The image below is by Abraham Bosse from a Ceremony at Fontainebleau.

bosse

In 1671, Spain produced a festival book commemorating the canonization of Spain's only royal saint, St. Ferdinand III. The work contained large folding plates by Fernando de La Torre Farfan.

The images below are from a Spanish festival in 1672.

artart

calIn the 18th century, souvenir volumes great in popularity. According to Harthan (1981, 160), Venetian type decorated books appeared as souvenir volumes. They would have congratulatory verses and be given away on special occasions such as elections, marriages, and births. These ephemeral books contained engraved title pages with attractive covers. Well-known engravers like Franscesco Bartolozzi participated in these kinds of works.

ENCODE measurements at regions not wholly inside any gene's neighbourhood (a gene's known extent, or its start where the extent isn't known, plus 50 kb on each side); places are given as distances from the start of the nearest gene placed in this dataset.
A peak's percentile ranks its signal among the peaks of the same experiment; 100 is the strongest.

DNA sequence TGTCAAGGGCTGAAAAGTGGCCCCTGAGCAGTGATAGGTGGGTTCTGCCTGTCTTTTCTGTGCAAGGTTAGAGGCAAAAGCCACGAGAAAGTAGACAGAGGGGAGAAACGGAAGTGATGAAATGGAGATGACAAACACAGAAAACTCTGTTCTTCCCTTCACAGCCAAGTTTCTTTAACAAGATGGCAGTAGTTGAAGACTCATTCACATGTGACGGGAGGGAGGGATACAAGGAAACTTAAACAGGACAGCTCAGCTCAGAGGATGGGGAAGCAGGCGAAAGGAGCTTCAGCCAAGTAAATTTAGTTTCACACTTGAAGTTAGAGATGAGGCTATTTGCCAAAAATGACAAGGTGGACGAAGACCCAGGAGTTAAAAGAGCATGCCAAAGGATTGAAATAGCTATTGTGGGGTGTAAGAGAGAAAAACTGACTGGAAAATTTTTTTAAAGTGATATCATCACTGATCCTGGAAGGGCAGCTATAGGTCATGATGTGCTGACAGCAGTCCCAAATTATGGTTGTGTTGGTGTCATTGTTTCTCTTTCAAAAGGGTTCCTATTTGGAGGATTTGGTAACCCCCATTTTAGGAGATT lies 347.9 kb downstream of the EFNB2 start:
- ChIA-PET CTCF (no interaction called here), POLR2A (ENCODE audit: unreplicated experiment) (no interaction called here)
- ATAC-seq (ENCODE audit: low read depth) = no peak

The image below is by from a festival book by Franscesco Bartolozzi celebrating the victory of June 1 1794.

Festival books continued to be produced for special events such as coronations.

According to Harthan (1981, 180), in the 18th century

"royal patronage established 'le style troubadour' as the fashionable face of Romanticism."

In 1829 two famous costume balls were held in Paris. Both were commemorated with festival book.

Gift Books

A gift book is an elaborately decorated book intended to be given as a book. Generally associated with the 19th century, they contained fancy type, high-quality illustrations, and expensive bindings. Explore some examples. Find others at Archive.org.